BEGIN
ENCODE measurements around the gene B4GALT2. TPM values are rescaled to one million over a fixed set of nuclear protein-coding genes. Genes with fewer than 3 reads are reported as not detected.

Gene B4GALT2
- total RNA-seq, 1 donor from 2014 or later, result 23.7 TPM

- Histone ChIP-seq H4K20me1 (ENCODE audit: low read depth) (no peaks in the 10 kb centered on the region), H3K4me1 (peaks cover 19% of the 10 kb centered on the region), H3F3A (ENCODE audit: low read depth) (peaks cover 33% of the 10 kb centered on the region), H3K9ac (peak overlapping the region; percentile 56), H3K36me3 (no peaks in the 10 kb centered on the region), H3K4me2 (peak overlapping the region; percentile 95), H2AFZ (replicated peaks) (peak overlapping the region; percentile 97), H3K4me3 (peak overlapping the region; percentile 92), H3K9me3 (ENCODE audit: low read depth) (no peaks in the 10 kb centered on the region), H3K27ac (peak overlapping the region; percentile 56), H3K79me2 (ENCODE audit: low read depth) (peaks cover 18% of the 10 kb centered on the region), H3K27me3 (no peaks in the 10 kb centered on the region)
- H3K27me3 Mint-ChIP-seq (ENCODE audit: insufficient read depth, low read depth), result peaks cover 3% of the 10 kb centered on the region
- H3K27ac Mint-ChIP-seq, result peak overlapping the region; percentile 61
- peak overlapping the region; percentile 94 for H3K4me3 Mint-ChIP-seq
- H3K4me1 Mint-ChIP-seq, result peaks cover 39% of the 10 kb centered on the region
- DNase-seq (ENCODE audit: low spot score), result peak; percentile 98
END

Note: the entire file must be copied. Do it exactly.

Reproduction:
ENCODE measurements around the gene B4GALT2. TPM values are rescaled to one million over a fixed set of nuclear protein-coding genes. Genes with fewer than 3 reads are reported as not detected.

Gene B4GALT2
- total RNA-seq, 1 donor from 2014 or later, result 23.7 TPM

- Histone ChIP-seq H4K20me1 (ENCODE audit: low read depth) (no peaks in the 10 kb centered on the region), H3K4me1 (peaks cover 19% of the 10 kb centered on the region), H3F3A (ENCODE audit: low read depth) (peaks cover 33% of the 10 kb centered on the region), H3K9ac (peak overlapping the region; percentile 56), H3K36me3 (no peaks in the 10 kb centered on the region), H3K4me2 (peak overlapping the region; percentile 95), H2AFZ (replicated peaks) (peak overlapping the region; percentile 97), H3K4me3 (peak overlapping the region; percentile 92), H3K9me3 (ENCODE audit: low read depth) (no peaks in the 10 kb centered on the region), H3K27ac (peak overlapping the region; percentile 56), H3K79me2 (ENCODE audit: low read depth) (peaks cover 18% of the 10 kb centered on the region), H3K27me3 (no peaks in the 10 kb centered on the region)
- H3K27me3 Mint-ChIP-seq (ENCODE audit: insufficient read depth, low read depth), result peaks cover 3% of the 10 kb centered on the region
- H3K27ac Mint-ChIP-seq, result peak overlapping the region; percentile 61
- peak overlapping the region; percentile 94 for H3K4me3 Mint-ChIP-seq
- H3K4me1 Mint-ChIP-seq, result peaks cover 39% of the 10 kb centered on the region
- DNase-seq (ENCODE audit: low spot score), result peak; percentile 98